The news has shone new light on a dangerous virus known as Zika in recent weeks. Transmitted by mosquitoes in the Western Hemisphere, the Zika virus can lead to symptoms including fever, vomiting, fatigue, headache, chills, rash, loss of appetite, red eyes and joint pain. However, the danger this virus poses is significant for pregnant women and the potential birth injuries an infection can cause.
The Zika virus has been tied to the development of microcephaly in newborn infants when the mother is infected during pregnancy. Microcephaly, as many parents of children with Cerebral Palsy know, is a condition marked by a significantly small head and unique brain damage that pose challenges down the road. The capacity of the Zika virus to cause a birth injury makes this condition extremely important, but will hopefully also shine a light on the role infections can have on a fetus.
Infections are one of many different causes of birth injuries that can lead to a wide assortment of challenges for the child affected. Possible infections resulting in a birth injury tied to Cerebral Palsy and other conditions include sepsis, encephalitis, meningitis, congenital problems, complications from premature rupture of membranes, neonatal hypoglycemia and more. Ranging from the common flu all the way to viruses like West Nile and Zika, infections impacting the mother can significantly impact the health of the child growing within her and require serious medical attention.
A doctor’s due diligence and proper medical support requires them to be proactive in limiting the effects a mother’s infection has on the unborn child. Through a wide assortment of treatment, including medication, hospitalization, therapy, bed-rest, diet, etc., a doctor’s job is to ensure that the health of mother and child are maintained. The failure to take an infection concern seriously is not only troubling, but worthy of legal attention.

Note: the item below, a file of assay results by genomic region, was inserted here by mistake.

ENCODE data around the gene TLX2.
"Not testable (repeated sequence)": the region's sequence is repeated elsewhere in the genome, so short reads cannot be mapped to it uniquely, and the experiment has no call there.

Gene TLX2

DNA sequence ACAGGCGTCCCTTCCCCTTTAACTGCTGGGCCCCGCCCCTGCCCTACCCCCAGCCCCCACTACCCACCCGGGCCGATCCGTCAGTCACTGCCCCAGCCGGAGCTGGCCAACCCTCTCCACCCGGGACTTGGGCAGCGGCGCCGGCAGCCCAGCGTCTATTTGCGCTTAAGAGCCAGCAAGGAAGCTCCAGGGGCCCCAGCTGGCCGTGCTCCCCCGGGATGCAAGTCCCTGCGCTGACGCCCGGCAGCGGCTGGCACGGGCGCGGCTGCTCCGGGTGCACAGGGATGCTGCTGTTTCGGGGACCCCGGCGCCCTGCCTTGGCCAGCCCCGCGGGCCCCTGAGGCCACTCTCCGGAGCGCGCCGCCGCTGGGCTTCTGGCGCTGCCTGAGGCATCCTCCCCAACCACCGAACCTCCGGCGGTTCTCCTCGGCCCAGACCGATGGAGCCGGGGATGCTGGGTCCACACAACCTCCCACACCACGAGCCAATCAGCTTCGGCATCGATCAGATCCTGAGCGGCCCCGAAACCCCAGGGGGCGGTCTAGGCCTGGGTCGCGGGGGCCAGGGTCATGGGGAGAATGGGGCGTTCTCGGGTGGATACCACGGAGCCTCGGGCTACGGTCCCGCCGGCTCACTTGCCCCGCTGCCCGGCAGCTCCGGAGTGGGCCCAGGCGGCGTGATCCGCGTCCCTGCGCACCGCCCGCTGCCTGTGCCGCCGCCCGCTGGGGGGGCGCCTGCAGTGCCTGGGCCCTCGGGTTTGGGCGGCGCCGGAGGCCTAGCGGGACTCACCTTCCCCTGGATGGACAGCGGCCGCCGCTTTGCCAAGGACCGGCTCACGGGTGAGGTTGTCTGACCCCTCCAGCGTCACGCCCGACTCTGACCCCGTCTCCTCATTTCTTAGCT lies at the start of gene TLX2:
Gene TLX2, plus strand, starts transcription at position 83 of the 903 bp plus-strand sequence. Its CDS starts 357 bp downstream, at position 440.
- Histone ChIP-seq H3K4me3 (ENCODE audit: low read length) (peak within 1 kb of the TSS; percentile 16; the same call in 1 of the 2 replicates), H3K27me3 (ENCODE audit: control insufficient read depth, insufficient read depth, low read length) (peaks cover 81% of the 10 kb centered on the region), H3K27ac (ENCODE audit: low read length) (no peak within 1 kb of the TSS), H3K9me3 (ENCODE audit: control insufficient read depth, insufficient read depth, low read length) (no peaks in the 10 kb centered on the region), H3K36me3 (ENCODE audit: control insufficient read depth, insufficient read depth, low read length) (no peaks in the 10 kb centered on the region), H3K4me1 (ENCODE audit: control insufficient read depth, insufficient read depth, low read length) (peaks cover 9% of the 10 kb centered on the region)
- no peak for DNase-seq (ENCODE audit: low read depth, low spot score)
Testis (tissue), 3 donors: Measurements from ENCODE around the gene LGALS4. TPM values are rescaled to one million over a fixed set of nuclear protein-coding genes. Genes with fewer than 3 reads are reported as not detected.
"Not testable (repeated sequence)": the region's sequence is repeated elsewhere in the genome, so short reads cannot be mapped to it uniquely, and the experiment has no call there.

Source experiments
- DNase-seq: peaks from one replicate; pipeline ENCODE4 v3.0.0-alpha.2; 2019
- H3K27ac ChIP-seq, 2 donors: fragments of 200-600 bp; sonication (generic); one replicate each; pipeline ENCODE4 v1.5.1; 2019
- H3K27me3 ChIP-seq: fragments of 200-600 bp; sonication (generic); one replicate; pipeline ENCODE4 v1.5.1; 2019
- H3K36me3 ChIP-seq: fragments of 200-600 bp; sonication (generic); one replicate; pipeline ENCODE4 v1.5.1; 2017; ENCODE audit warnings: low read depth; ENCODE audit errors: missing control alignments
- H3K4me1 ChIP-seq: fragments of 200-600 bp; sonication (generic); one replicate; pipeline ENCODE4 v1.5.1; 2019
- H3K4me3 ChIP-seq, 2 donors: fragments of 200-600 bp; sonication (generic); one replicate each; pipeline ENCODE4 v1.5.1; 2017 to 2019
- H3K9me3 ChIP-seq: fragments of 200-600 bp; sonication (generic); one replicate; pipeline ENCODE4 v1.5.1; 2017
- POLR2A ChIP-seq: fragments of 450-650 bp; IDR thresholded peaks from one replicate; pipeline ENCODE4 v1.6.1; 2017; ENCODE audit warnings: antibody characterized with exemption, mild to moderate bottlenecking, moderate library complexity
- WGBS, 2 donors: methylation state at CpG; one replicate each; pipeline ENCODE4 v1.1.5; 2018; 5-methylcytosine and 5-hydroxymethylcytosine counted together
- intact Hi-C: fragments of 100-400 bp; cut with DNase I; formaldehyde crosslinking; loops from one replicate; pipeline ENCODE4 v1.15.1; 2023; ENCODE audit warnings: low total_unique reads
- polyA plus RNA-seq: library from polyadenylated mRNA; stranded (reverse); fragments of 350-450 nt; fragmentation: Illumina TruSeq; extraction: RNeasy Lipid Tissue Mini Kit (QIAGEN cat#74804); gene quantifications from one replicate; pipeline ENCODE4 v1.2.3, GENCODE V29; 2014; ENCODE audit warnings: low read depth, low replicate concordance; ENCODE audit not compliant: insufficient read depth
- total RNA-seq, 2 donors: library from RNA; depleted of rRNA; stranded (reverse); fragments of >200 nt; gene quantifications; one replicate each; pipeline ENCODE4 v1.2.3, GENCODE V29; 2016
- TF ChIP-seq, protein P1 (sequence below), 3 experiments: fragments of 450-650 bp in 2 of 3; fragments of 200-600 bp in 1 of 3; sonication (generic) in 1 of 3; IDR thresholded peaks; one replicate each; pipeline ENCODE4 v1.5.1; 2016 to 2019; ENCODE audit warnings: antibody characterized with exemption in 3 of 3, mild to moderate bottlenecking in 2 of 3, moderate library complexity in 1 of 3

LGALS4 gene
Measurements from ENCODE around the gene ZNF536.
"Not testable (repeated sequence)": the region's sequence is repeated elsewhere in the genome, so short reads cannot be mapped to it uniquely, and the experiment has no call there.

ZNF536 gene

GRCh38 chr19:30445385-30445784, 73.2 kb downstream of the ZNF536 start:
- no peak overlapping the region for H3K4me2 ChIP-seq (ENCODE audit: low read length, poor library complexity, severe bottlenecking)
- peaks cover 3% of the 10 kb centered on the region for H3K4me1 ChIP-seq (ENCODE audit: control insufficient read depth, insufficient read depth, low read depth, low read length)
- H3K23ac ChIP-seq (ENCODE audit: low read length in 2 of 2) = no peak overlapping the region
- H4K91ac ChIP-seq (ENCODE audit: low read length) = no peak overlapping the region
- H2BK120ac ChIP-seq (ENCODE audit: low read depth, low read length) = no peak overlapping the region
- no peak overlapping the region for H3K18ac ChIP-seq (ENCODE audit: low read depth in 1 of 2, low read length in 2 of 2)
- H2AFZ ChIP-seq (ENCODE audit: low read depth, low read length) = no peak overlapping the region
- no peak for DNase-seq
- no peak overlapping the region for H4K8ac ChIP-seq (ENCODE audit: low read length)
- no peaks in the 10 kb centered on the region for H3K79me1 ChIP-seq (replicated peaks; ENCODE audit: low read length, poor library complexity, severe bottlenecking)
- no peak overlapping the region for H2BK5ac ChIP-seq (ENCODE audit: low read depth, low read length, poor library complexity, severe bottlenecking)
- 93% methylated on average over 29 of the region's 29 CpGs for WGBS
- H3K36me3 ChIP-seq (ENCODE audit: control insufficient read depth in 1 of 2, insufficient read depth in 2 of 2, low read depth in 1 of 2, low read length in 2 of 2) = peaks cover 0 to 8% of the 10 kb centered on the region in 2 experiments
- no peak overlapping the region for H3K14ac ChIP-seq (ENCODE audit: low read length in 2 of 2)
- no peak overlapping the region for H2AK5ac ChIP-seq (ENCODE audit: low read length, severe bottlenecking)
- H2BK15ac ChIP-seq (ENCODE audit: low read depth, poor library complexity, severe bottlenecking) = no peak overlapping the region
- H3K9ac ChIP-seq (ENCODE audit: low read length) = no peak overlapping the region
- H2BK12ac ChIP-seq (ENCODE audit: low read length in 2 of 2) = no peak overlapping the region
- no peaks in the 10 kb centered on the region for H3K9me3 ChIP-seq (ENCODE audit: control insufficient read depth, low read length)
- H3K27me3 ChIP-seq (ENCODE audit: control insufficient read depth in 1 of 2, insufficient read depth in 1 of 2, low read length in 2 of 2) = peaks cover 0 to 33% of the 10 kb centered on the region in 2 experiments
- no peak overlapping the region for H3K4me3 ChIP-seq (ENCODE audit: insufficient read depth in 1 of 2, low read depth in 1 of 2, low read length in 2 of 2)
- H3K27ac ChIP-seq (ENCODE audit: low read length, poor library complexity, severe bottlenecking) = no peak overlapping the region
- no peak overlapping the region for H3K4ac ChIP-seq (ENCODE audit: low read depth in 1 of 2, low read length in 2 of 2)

Our hope is that the amount of attention being paid to the Zika virus casts light on the profound role infections can have on the health of a child, both in pregnancy and for years to come. The New York Times’ piece on the role of viruses like Zika in the birth defects of children highlights the sort of widening approach that will hopefully continue as this challenge is faced. When the population better understands the significance of infections in their child’s health, birth injuries like Cerebral Palsy may decrease. In short, awareness of the wide range of causes of conditions like CP can not only help in prevention, but also assist in pursuing options should a birth injury occur.
If your pregnancy was marred by an infection, it is important that you request a Medical Legal Review to examine the medical care provided and if your child’s Cerebral Palsy was preventable. In the event the medical care you received is deemed to have been inadequate or divergent from standards of care, your child can be eligible for Lifetime Benefits that help with costs associated with helping him or her reach their full potential through a special needs trust. Call us at (800) 462-5772 or fill out our online form for more information on how we can help you and your child.